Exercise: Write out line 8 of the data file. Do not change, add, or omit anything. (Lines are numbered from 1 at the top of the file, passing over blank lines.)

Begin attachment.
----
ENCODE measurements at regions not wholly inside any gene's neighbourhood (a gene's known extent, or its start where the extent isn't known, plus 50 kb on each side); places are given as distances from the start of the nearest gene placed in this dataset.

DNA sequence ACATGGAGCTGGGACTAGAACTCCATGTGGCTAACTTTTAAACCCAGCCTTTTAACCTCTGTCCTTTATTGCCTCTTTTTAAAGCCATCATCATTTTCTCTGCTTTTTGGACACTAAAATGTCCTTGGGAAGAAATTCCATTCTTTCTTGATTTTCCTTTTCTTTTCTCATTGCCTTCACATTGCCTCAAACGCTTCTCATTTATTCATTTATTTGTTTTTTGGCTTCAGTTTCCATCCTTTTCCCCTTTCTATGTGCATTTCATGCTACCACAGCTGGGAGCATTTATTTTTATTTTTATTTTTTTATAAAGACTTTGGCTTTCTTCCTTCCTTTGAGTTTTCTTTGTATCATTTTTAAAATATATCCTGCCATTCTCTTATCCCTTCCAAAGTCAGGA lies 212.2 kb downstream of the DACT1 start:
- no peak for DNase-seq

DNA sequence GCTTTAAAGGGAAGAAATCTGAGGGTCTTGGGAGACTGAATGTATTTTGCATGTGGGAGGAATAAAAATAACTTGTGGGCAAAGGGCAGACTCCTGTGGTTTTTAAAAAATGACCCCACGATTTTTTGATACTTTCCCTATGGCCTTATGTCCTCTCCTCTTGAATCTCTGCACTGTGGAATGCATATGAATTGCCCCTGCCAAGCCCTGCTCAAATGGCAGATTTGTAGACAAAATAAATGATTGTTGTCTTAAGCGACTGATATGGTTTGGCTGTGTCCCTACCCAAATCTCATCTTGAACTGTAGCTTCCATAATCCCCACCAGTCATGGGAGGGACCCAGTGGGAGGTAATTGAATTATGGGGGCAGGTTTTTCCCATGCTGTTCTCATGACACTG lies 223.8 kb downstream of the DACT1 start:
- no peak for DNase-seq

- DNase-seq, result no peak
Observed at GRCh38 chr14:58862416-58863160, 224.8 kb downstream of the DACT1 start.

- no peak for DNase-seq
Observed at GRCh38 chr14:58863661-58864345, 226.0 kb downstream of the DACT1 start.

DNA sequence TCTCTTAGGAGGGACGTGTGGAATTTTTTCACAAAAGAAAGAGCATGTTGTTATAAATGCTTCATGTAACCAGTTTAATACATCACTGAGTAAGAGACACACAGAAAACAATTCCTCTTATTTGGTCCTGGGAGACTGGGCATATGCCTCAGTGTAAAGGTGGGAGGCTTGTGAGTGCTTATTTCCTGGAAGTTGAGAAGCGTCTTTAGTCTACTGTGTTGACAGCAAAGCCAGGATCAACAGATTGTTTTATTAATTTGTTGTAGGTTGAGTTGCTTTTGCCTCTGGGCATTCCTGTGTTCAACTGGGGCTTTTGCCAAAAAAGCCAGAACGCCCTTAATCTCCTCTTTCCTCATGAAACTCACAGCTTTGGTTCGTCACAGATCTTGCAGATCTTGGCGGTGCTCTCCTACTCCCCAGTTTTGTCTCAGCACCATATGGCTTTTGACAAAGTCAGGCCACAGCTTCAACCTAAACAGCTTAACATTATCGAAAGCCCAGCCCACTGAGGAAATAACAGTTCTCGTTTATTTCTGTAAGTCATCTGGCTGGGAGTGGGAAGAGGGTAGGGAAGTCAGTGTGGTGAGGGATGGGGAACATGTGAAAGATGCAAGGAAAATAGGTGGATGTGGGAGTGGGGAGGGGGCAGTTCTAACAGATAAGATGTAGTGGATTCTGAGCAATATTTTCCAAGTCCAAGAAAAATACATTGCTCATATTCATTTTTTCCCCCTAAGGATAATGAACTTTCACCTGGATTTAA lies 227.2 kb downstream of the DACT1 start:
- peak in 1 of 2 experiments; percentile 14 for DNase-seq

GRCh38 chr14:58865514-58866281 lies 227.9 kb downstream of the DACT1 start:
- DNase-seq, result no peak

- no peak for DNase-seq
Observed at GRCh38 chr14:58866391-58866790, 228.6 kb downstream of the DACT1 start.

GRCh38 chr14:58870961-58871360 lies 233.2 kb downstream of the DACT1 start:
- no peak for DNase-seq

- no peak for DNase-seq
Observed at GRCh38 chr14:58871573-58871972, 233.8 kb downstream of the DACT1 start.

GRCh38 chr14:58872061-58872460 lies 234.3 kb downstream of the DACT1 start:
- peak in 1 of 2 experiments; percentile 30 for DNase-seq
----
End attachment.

- no peak for DNase-seq